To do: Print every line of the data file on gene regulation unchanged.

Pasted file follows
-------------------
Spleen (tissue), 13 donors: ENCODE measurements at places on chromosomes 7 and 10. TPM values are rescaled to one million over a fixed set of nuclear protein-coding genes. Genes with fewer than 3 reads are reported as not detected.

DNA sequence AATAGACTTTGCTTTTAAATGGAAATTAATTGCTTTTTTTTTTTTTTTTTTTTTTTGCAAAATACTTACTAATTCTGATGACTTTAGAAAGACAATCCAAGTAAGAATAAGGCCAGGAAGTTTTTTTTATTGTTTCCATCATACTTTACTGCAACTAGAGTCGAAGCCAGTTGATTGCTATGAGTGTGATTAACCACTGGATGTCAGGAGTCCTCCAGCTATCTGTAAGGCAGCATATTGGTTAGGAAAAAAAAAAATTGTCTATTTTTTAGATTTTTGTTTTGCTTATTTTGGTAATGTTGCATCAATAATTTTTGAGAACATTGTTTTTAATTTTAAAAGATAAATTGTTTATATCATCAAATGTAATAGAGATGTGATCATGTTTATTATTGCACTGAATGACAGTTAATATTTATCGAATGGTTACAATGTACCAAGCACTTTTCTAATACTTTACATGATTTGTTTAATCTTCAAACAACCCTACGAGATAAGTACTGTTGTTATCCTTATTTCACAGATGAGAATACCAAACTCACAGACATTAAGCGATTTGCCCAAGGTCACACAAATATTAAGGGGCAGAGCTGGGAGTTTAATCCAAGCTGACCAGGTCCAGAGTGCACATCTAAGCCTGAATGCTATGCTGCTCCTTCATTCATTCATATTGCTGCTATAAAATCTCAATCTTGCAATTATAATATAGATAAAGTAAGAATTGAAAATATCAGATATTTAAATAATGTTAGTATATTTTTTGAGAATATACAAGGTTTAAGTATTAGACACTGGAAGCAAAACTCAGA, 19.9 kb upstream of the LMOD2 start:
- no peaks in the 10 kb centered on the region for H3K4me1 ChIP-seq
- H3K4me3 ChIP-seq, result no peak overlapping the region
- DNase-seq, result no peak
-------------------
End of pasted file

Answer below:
Spleen (tissue), 13 donors: ENCODE measurements at places on chromosomes 7 and 10. TPM values are rescaled to one million over a fixed set of nuclear protein-coding genes. Genes with fewer than 3 reads are reported as not detected.

DNA sequence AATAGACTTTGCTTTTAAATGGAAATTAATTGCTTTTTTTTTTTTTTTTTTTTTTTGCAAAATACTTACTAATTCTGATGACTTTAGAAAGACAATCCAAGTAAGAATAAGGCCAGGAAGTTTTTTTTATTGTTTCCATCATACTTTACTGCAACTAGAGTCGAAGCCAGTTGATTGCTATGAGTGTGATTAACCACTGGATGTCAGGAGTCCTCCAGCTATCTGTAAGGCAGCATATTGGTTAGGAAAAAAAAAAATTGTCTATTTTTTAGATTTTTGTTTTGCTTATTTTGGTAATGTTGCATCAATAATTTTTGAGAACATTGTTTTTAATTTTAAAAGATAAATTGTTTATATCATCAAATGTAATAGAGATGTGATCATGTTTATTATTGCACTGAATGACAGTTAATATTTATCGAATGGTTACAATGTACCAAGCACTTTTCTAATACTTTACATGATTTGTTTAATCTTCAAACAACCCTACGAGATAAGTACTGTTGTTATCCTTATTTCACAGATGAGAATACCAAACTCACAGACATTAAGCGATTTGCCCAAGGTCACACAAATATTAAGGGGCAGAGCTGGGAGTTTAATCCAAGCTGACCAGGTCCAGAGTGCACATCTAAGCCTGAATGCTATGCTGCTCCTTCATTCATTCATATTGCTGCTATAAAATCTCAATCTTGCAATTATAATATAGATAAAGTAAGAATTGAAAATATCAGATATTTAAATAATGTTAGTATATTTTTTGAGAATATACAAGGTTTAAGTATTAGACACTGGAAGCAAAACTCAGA, 19.9 kb upstream of the LMOD2 start:
- no peaks in the 10 kb centered on the region for H3K4me1 ChIP-seq
- H3K4me3 ChIP-seq, result no peak overlapping the region
- DNase-seq, result no peak